Located in southeast Raleigh and named for a free African American preacher and Revolutionary War veteran, this 26.5-acre park was developed in 1937 as a "separate but equal" recreational facility for African Americans, in parity with nearby Pullen Park. Built with contributions from the Works Progress Administration (WPA) and backed by the local government and civic organizations, the park was one of a few segregated recreation facilities built in North Carolina with federal funding, thus confirming the complicity of the federal government in southern Jim Crow policies. Making use of rustic materials, the park was designed by G. Robert Derick, a National Park Service landscape architect.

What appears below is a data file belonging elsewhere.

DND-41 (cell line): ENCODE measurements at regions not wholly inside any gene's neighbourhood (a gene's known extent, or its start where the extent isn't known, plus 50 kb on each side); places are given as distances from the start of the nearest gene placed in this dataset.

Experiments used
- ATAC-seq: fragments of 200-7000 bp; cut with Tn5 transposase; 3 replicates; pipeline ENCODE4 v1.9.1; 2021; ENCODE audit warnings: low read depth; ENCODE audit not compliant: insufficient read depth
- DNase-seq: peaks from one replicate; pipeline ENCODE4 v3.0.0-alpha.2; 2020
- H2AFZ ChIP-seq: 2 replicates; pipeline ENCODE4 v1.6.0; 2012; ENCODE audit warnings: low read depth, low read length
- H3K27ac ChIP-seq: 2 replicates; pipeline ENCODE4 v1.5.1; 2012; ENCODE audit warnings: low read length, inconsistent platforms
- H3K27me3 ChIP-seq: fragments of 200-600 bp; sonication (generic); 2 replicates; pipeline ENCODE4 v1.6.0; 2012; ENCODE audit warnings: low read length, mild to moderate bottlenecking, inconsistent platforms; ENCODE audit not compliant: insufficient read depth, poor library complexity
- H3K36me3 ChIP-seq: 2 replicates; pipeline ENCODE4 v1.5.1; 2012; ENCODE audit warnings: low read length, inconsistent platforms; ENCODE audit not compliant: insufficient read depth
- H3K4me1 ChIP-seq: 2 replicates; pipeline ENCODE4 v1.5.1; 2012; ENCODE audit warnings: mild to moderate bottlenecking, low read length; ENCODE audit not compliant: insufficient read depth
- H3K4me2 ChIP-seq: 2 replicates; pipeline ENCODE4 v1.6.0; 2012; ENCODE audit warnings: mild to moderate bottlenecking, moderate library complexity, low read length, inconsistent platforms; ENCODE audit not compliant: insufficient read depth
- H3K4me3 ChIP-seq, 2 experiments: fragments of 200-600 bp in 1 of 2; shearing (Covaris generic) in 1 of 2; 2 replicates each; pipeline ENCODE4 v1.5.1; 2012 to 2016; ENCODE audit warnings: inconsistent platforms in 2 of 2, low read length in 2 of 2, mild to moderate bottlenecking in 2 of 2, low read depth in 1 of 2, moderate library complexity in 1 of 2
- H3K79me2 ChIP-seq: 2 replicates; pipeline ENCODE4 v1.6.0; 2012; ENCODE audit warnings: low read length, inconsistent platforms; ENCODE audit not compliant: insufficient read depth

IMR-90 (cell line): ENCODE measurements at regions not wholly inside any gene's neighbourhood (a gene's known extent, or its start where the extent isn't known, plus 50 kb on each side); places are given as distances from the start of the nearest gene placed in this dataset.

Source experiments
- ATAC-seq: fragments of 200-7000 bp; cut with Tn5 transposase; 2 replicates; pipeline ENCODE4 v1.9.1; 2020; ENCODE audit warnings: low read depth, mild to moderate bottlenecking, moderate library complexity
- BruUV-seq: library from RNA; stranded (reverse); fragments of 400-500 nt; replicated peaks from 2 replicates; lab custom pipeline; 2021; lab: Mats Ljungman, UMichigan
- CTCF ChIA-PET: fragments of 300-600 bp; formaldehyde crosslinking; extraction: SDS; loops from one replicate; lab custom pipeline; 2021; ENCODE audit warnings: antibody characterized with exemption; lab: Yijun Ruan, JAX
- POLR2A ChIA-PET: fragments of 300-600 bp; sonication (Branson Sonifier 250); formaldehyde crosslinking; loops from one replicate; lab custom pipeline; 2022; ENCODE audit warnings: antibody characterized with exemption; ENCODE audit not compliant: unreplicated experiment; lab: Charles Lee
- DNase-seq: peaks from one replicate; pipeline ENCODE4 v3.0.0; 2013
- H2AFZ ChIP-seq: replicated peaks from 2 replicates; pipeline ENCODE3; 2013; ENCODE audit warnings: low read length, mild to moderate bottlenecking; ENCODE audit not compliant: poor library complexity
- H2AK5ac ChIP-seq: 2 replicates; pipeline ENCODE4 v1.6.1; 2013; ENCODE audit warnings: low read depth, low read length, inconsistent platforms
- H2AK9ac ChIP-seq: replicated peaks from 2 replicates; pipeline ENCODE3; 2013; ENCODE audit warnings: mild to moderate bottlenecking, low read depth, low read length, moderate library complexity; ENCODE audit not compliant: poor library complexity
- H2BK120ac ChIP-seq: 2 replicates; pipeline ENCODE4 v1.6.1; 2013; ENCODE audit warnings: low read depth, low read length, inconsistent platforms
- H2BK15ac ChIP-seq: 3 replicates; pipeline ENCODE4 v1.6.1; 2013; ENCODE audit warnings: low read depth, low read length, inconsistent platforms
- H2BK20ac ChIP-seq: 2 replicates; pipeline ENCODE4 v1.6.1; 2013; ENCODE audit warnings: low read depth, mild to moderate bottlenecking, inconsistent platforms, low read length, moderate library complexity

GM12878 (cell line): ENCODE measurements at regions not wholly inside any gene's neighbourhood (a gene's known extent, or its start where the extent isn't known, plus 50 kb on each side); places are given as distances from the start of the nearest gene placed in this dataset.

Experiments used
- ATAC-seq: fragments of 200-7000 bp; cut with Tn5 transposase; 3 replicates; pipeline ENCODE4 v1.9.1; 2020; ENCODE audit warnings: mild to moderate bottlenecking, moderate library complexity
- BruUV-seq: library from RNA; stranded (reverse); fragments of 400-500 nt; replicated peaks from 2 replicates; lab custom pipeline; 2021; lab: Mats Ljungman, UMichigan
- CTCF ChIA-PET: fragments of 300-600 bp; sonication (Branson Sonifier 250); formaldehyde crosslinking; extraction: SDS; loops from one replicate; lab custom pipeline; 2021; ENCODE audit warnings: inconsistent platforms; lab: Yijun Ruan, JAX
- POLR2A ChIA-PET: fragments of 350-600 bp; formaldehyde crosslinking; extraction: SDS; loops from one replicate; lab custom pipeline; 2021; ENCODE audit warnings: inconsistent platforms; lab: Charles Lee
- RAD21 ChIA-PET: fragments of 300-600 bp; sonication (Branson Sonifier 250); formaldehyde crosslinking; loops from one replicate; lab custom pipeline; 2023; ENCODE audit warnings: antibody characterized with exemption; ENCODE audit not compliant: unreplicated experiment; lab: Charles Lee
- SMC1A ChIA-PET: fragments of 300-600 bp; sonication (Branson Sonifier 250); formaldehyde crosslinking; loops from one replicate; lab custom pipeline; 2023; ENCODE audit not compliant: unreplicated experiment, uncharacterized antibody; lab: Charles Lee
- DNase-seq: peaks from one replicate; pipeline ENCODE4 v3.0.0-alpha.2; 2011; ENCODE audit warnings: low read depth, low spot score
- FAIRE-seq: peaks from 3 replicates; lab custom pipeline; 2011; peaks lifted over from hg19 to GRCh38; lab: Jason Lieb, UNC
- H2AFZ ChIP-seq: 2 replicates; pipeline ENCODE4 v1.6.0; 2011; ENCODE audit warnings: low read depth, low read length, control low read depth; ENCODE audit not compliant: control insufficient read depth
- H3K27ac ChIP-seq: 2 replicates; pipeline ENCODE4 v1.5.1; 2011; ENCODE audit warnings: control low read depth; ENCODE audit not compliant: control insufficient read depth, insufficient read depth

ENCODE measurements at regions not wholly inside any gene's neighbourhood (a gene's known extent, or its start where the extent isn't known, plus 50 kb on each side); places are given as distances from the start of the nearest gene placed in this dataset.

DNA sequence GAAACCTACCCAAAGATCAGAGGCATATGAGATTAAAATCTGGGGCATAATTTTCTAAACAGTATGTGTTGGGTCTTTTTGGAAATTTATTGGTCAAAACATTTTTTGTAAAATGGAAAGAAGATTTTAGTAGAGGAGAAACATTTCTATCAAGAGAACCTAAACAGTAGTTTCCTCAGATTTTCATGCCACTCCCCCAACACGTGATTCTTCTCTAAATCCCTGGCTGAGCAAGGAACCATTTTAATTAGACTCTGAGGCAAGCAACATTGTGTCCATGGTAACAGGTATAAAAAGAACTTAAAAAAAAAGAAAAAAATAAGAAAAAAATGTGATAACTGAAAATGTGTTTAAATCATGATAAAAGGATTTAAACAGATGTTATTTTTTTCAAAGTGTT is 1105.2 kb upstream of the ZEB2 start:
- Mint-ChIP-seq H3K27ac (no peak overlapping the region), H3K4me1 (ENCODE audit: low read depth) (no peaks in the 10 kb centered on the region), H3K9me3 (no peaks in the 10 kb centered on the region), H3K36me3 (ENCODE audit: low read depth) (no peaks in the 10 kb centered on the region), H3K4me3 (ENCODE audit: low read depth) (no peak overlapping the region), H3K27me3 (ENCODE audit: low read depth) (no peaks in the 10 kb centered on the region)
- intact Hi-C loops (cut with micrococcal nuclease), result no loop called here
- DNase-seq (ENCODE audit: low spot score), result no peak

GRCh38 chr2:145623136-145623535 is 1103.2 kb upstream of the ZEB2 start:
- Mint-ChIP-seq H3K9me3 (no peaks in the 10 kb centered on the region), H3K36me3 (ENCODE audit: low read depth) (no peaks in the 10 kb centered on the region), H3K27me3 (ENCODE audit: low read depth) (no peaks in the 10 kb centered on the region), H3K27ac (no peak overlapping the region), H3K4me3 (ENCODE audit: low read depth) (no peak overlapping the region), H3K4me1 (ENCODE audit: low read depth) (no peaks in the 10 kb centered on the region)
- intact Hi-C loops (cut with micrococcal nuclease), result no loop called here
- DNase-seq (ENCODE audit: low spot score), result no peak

The park originally comprised an amphitheater, a pool, a carousel, and simple picnic shelters amid mature-canopy trees. Two bridges crossed a small stream (Chavis Branch) that runs through the park. The bridges and amphitheater were faced with uncoursed or loosely coursed stone and rock in shades of tan and brown. The shelters, built of rough log framing members, were left exposed, reflecting and blending with the surroundings. A track and field at the northeast and a baseball field at the southeast were soon added. A 1972 master plan by Jerry Turner & Associates brought many changes. The Olympic-sized pool was replaced with a smaller pool and a community center was built (and later renovated). The Allan Herschell Carousel was moved from a central location on the parcel to a climate-controlled carousel house in 2013. Other key features, including the bridges, picnic shelters, amphitheater, and the original carousel pavilion remain in their original locations. Listed in the National Register of Historic Places in 2016, the park has continued to be a focal point for the city’s African American community despite the eventual integration of Raleigh's public facilities in the 1960s.